A few days ago, the four reactors that
were badly damaged at the Fukushima Dai-ichi nuclear power plant were
officially decommissioned. That makes the official nuclear reactor
count in Japan 50, down from 54. Out of those 50 reactors, only one
is currently in operation. A big, ongoing controversy is the issue of
restarting some of the reactors that were halted after a checkup.
The Japanese government is now clearly
pushing for restarting nuclear reactors to secure enough power for
the country. The very two reactors in question now are in the KEPCO
territory, which includes the big cities of Osaka, Kyoto, Kobe, and
Nara. The government performed stress tests on those reactors and
abruptly concluded them safe. They did it by creating a safety
checklist for the nuclear reactors in a few days. Then they held a
meeting to conclude that the reactors were safe because they
satisfied all the items in the list.
This did not convince the local people.
It appeared that the government had already decided to restart the
reactors no matter what and held a meeting to make it official. The
surrounding communities and local governors are very much against
this decision, and the government has yet to move this matter to the
next stage. The Fukui prefecture (similar to a state in the US) is a
small and not very populous one, and its industries and employment
opportunities are limited. With the nuclear industry in their
prefecture, they received a large sum of money in grants from the
government, and employment opportunities opened up. They need workers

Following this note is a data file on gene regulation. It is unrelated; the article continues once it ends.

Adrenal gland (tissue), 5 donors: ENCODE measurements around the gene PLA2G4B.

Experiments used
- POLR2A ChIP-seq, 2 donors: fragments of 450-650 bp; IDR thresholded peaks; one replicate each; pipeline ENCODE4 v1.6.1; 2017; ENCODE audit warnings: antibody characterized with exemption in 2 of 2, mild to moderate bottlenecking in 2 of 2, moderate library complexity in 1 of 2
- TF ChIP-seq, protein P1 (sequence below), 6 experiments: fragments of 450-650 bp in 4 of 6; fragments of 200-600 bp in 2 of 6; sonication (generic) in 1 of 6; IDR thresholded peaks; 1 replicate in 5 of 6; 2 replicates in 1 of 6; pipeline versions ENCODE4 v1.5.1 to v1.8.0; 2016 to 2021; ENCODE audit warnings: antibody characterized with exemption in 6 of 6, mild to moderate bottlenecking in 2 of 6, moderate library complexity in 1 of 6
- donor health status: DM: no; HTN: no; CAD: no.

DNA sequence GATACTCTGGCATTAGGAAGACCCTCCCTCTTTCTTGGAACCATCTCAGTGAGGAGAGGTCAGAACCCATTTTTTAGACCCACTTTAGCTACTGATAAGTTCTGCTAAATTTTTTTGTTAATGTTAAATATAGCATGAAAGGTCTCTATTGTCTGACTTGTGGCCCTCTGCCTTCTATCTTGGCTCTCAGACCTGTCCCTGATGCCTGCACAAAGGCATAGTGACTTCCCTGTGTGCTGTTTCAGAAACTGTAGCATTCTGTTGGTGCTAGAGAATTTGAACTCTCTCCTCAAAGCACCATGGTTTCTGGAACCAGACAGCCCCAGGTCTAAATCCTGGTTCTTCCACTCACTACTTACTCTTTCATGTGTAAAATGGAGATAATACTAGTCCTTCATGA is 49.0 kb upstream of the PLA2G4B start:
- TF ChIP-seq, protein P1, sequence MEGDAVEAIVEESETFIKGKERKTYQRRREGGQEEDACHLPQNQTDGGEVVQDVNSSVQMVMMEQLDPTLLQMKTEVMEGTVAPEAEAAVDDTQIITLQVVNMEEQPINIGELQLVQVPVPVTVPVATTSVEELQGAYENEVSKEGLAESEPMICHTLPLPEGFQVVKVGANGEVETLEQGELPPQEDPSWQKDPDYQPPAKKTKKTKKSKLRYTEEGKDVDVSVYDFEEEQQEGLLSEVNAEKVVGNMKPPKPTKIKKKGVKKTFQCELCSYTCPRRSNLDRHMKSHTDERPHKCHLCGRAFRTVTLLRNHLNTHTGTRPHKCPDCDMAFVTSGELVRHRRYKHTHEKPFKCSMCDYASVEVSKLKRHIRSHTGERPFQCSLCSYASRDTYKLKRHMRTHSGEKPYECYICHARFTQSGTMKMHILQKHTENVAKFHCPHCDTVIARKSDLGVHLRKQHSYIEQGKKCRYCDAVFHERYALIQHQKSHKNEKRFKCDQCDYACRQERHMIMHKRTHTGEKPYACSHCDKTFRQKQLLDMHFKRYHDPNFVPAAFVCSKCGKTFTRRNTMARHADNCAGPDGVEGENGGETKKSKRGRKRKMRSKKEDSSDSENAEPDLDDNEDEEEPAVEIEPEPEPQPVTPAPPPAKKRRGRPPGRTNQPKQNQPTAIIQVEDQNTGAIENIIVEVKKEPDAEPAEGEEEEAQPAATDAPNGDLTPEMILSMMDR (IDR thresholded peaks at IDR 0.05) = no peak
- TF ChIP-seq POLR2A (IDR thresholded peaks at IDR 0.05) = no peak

at the reactors, and the surrounding restaurants and inns benefit
from the people pouring into their community. The local people are in
a dilemma. They are worried and afraid of potential disasters. But
with the reactors halted, the local economy is also halted, and they
cannot sustain their lives as before.
The Asahi Shimbun, one of the leading
newspapers, published a nationwide survey of the government decision
to restart the reactors. Only 28% supported the restart, while 55%
opposed it. As for whether people believed the government’s
assurance of safety, only 17% trust the government assurance, while
70% do not. Also, only 18% believe the government's power-shortage
data, while 66% do not. As for whose consent is necessary for the
restart, 88% answered that the local community needs to approve it,
while 8% said the government could decide by itself. Finally, people
who were surveyed felt that the government was not moving away from
using nuclear reactors (61% vs. 19%).
The strong argument from the government
is that, without nuclear energy, Japan will not have enough power.
But the majority of people do not believe that. It appears this
standoff will continue into summer, which requires the most power
during the year. With the current administration's approval rate at
25% and still sinking, a general election may take place sometime
soon. The discussion about energy policy and power supply may be
delayed substantially. It is too late to take action when power
cannot be supplied adequately when needed.